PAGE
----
Among the conventional antipsychotics medications prescribed, only haloperidol showed a significant relationship with sexual dysfunction (erectile and orgasmic dysfunctions). This may be attributed to the high affinity of haloperidol for dopamine D2 receptor and inhibition of dopamine release, resulting in impaired libido and erection . On the other hand, the sexual dysfunction observed may be a result of severe psychopathologies experienced by the patients , which then necessitated the use of a highly potent typical antipsychotic medication like haloperidol.
Erectile dysfunction was the commonest type of sexual dysfunction reported by the respondents, a finding also reported in previous studies [19, 27, 28]. Poor penile erection interferes with subjective enjoyment of other stages of sexual intercourse and because it was the commonest sexual dysfunction reported by respondents, it may account for the high prevalence of intercourse dissatisfaction and overall dissatisfaction with sex observed in this sample. Inability to achieve good penile erection for optimal sexual satisfaction may be associated with feelings of inadequacy in the sufferer. In many societies, including Nigeria, individuals with poor or absent penile erection are often stigmatized, subjected to public ridicule and may be deserted by their spouse. Erectile dysfunction may result in poor treatment adherence and negatively impacts on patients’ quality of life .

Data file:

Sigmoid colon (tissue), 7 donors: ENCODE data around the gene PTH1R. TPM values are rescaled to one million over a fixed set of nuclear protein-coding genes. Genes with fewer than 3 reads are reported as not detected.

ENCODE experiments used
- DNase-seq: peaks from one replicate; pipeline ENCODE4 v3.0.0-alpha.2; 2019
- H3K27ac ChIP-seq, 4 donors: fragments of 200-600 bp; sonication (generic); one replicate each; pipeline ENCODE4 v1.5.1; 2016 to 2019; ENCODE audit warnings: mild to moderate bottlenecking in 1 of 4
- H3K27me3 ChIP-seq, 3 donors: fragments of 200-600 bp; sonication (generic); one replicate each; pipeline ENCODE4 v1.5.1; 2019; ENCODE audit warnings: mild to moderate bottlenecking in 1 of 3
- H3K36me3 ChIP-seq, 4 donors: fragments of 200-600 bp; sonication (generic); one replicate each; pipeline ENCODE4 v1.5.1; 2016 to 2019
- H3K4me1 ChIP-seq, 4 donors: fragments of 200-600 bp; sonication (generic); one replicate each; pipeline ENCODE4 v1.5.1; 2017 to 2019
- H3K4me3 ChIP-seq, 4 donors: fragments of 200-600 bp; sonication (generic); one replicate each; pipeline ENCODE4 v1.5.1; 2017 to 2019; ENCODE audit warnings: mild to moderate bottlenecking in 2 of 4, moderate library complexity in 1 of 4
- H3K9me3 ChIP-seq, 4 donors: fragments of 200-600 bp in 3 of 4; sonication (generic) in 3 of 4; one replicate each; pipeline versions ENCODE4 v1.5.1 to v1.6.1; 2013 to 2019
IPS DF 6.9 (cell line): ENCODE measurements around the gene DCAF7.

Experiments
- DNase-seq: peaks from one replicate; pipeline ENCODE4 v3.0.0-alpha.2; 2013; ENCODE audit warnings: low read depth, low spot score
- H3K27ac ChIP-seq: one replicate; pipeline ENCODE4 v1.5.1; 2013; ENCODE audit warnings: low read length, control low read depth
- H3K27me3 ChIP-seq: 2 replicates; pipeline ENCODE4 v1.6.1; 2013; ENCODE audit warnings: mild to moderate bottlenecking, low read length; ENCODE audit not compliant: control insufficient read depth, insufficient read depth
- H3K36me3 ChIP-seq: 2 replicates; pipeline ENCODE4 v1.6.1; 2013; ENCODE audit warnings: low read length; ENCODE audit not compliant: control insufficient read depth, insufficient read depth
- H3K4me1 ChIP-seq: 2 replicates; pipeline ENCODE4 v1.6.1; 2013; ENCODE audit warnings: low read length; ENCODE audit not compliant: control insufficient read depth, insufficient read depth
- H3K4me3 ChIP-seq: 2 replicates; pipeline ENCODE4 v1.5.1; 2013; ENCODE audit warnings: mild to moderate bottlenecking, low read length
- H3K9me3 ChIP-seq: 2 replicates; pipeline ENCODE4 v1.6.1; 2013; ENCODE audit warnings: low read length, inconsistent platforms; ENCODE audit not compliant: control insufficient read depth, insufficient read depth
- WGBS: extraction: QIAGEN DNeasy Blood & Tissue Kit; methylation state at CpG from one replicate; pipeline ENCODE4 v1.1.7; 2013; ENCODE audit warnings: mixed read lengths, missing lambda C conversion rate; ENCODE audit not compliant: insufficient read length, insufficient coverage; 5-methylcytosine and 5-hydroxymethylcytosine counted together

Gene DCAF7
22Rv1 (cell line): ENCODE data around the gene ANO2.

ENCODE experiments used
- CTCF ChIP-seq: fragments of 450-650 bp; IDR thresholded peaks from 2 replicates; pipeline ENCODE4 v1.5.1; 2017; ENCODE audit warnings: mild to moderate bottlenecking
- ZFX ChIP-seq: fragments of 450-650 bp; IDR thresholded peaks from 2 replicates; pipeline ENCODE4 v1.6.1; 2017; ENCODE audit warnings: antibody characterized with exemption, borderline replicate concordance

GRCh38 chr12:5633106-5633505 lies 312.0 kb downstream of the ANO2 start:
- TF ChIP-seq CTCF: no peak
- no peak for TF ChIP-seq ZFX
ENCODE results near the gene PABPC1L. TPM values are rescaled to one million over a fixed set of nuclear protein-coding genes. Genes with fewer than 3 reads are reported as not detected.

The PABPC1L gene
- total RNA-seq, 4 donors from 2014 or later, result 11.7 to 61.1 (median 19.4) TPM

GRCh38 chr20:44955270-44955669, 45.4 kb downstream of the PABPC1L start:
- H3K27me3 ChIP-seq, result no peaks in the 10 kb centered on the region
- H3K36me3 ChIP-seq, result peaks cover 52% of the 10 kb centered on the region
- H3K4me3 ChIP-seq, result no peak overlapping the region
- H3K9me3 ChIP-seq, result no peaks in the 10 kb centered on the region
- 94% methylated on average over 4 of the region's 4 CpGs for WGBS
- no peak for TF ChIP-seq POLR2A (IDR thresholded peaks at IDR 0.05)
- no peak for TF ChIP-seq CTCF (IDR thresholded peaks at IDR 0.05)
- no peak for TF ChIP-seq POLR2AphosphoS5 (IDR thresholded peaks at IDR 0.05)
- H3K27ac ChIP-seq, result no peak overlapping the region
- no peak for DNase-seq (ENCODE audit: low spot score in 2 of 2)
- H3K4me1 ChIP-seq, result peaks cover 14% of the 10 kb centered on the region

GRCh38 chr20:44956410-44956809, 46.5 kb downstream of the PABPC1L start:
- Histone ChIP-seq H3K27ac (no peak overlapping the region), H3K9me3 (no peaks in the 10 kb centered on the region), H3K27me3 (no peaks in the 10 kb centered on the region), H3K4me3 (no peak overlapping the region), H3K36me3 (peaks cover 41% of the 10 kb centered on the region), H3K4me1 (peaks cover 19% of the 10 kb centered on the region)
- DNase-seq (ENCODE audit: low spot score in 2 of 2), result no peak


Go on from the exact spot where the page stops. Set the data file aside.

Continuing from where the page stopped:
Our study revealed a significant relationship between marital status and sexual dysfunction, specifically with overall dissatisfaction with sex. It may be that patients with medication induced sexual dysfunction were likely to be dissatisfied with their overall sexual functioning. For married men, the marriage setting provides an opportunity for a ‘feedback’ from the spouse about sexual performance, which may result in subjective awareness of an existing sexual inadequacy, otherwise unnoticed by the patient. This raises a possibility that the relationship between marital status and sexual dysfunction seen in these patients may be psychogenic in origin, rather than organic. Unfortunately, the IEFF could not distinguish between organic and psychogenic sexual dysfunction, an important limitation of this study. However, other authors have also reported a significant association between marital status and sexual dysfunction among patients taking conventional antipsychotics in Nigeria